As I’m writing this, I am watching my all-time favorite movie, arguably the finest film ever produced…Casablanca. (As far as I am concerned, it is seconded only by Orson Wells in The Third Man and the original classic vampire movie, Nosferatu.) One of the things I take away from Casablanca is how the infamous Rick Blaine invariably puts aside his feelings for his beloved, Ilsa Lund, to do the right thing…help her, along with her husband, Viktor Laszlo, to escape the Nazis and flee to America. He does this knowing full well that he will never see her again, yet he selflessly makes this sacrifice.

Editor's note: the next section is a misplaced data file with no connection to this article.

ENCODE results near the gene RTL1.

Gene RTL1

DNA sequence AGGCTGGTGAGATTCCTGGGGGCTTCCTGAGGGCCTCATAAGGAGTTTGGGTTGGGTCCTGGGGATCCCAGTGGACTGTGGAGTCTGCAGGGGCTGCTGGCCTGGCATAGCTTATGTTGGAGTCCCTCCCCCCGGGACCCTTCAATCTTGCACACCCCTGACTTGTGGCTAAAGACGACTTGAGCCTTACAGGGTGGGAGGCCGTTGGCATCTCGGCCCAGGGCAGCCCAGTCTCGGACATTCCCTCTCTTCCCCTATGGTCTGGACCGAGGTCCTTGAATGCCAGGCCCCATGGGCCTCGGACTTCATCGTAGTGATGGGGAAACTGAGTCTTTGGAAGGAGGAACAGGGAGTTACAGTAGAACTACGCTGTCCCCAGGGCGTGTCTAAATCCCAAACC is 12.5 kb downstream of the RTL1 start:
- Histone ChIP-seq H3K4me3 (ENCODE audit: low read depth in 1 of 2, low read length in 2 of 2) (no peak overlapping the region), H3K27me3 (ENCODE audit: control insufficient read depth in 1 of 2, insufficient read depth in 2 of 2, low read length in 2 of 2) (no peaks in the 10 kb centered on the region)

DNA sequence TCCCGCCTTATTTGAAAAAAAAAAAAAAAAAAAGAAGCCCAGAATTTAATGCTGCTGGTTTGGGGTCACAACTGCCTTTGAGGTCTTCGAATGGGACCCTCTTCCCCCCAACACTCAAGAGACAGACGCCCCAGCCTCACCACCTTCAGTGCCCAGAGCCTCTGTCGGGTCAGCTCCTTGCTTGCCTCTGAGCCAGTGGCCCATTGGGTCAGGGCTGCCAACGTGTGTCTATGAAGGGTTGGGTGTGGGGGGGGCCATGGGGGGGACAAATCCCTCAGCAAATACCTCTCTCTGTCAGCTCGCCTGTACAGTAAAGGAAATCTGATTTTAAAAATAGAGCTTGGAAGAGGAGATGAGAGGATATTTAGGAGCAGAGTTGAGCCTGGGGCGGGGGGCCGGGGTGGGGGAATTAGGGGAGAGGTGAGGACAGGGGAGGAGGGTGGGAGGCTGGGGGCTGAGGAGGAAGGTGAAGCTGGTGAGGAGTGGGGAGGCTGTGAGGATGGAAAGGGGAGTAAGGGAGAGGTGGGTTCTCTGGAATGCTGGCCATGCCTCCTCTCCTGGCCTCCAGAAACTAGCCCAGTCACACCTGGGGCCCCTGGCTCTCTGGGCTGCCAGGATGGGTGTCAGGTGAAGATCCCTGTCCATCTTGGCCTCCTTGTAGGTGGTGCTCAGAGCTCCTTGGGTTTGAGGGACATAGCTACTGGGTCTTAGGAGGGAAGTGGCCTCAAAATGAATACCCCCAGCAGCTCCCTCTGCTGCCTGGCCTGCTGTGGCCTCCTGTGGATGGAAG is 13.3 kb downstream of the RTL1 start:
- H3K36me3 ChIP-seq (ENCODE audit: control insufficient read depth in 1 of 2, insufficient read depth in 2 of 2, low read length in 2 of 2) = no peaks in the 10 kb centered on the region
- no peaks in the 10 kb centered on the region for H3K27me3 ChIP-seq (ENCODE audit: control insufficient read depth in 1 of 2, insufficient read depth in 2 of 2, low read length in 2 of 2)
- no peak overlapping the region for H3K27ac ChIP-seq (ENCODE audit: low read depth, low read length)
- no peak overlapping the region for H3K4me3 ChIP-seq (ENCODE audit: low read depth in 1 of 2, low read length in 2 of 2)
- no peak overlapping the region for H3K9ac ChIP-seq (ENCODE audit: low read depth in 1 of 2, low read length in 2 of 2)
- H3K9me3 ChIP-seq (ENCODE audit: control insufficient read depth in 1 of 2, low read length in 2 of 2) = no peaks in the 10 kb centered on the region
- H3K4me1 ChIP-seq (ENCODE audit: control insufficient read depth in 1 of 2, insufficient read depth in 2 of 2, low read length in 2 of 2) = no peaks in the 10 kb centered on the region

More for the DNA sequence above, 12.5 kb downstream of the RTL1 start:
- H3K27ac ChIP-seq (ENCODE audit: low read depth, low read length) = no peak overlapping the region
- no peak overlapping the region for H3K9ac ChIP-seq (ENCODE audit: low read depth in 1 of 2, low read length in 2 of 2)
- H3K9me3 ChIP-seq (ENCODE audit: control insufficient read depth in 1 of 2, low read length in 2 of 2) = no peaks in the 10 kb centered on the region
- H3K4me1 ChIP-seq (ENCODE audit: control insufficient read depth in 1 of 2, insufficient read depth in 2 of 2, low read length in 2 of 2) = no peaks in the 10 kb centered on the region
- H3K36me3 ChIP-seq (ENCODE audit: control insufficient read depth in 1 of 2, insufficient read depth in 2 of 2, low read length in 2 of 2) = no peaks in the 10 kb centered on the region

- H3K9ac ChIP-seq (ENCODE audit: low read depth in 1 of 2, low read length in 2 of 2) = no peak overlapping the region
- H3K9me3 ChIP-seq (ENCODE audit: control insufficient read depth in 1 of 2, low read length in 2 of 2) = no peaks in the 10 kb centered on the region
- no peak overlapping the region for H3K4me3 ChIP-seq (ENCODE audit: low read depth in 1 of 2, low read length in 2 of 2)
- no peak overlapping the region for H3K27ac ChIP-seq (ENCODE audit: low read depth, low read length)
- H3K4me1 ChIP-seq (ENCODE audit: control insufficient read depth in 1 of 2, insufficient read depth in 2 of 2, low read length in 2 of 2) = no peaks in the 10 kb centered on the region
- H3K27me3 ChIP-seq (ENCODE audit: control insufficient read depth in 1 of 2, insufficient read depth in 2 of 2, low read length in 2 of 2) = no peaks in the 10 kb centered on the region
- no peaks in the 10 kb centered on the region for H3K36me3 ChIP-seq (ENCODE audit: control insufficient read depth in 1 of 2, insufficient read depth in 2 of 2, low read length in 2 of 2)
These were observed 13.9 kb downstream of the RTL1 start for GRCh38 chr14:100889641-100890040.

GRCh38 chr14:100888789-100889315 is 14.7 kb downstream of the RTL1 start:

I live in an environment where it is often difficult to do the right thing, or sometimes to even know just exactly what “the right thing” might be. Things are so very upside-down and backward here that you can easily end up in a dozen shades of trouble for simply trying to prevent someone (or even yourself) from suffering harm. It becomes an often futile exercise, an attempt to navigate a minefield of situational ethics vs. moral absolutes. However, there are still some things that are easy. When I have a student whom I do not particularly like on a personal level, I still have a responsibility to set aside those feelings in the interest of her education, and I am equally as proud of her accomplishments and successes as those of my other students. In fact, I’ve often discovered that is how bridges are built across differences.